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Brainstorming New Models for Music Careers

June 9th, 2009 | No Comments | Categories: New Music Strategies · tips for musicians |

As you know, I was at Unconvention in Manchester at the weekend, on a panel titled Outside The Box.

On the way up there, on my epically crap train journey, I wrote down a load of ideas for the session, some of which I shared, some of which there wasn’t time for – so here’s that post, as a log of some of what was said, and a bit more besides. Feel free to add your own suggestions at the end, and DEFINITELY visit Martin Atkins’ site Tour Smart website.

If you’re not into playing live at all, the current ‘wisdom’ that recorded music is now an ‘advert’ for your live gigs sounds pretty hollow. Artists whose music is entirely studio-bound, whether they be a Steely Dan-esque studio band, or an all synth studio creation that’s not only not playable, but even if it was, would possibly be very dull.

So What Are The Alternate Models?

The traditional ‘publishing’ route, making money from film/TV/advertising/corporate usage is still very much a viable option, but definitely favours artists who either write to order, or are somehow part of the zeitgeist. Worth pursuing, but not a catch-all and certainly not something to rely on as your entire plan for your music.

If we start from the assumption that an audience of hundreds of thousands that aren’t earning you any money is a great problem to have to try and solve, then we can start to work creatively towards that without thinking of making money so much along the way. The truth is that at the moment – given the data we have on the way that people consume music – we can expect a certain percentage to still want to buy CDs, another chunk to be more familiar with iTunes than any other music buying platform, still more to use eMusic or Amazon… So as you pursue the spreading of awareness about who you are and what you do, the fact that some people pay for music they like as a matter of course means that you’ll be making money, based at least in part by how easily your website directs people to their shop of choice. (note – I really need to sort out the shop links on my site!)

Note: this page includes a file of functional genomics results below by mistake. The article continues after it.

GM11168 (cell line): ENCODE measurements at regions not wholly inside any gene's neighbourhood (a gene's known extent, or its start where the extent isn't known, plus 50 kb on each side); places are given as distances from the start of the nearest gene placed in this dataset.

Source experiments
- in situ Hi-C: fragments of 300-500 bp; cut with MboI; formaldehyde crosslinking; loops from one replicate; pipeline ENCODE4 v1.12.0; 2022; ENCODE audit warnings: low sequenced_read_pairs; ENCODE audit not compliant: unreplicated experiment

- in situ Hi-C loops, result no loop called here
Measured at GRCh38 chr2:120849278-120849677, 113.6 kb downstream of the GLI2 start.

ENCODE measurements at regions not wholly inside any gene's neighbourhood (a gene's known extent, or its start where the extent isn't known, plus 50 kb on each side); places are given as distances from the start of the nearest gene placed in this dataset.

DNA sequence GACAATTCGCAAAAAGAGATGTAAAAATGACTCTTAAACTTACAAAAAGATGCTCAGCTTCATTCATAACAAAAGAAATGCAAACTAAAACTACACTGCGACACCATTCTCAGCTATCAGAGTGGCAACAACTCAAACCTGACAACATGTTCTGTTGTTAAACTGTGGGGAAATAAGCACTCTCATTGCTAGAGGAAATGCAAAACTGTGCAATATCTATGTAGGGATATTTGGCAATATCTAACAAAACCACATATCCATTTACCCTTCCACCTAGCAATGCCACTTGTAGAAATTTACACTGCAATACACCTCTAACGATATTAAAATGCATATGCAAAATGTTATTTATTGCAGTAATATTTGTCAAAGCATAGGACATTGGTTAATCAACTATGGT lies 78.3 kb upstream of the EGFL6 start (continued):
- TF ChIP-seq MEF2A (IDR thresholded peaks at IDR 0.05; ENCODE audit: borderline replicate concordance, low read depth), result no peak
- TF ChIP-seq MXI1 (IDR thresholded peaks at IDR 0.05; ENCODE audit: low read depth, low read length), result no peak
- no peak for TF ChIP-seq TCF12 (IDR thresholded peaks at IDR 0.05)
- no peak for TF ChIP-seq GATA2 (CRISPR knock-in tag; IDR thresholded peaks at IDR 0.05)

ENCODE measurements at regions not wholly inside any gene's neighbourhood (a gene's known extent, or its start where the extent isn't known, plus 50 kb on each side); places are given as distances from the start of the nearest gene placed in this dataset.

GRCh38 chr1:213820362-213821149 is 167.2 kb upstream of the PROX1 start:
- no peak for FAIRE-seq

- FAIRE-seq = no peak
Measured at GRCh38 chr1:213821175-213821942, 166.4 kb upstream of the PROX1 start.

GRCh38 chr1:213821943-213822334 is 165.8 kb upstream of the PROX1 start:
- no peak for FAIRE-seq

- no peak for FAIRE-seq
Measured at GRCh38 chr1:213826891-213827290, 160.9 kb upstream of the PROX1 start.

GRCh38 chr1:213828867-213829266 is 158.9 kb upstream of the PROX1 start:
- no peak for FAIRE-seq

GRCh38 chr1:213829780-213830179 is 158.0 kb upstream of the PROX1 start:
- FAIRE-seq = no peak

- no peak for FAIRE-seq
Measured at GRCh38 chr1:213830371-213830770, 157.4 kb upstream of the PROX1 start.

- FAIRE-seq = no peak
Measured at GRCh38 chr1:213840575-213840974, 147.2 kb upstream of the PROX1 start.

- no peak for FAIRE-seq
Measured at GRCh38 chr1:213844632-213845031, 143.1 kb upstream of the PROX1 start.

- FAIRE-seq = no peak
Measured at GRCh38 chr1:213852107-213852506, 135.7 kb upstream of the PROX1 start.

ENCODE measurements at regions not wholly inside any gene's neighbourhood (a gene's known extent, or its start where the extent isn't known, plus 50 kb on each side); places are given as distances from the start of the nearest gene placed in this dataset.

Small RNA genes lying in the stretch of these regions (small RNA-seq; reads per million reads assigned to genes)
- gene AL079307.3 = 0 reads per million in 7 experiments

So How Does Your Music Get Out There?

Multi-media is one route – while video may have killed the radio star, it has certainly been the launch of many a soundtrack (even established artists often have their biggest hits when their songs get used in films – Wet Wet Wet, Bryan Adams… same for modern awareness of classical orchestral works…)

Therefor, hooking up with film students, sourcing film makers via social networks like Vimeo or using DeviantArt to collaborate with painters and designers on visuals that accompany your music can make it sharable in online communities that trade in video not in audio.

Is your creative process in any way interesting to other music makers? If you’re doing anything innovative or unusual, it’s quite easy to either record a performance of part of the music that visually focuses on that element of your music making, or to do a tuitional video that explains how you do it (my most watched video on youtube – by MILES – is a looping tutorial). These can also serve to let people see a human side to what you do, especially if you’re an instrumentalist. I love hearing my jazz/improv heroes talk about their process, ideas, etc.

Promote others to promote yourself – do you know another bunch of musicians in your area that you could interview for a podcast about music making? They don’t have to be in your area even – the delineation could just as easily be sylistic and you could do the interviews on Skype instead of face to face. If you choose artists who have a bit of a following but aren’t particularly web-savvy, you’ll be doing them a big favour too – my interview with Alex Webster of Cannibal Corpse on youtube has been watched by thousands of people – gave him a chance to talk about his amazing technique, and has lead to a lot of ‘I didn’t know you and Alex were friends!’ type comments from people who know me and listen to Cannibal Corpse. I’m not likely to pick up a load of new death metal fans off the back of it, but the association is one that broadens our audience’s perception of both of us.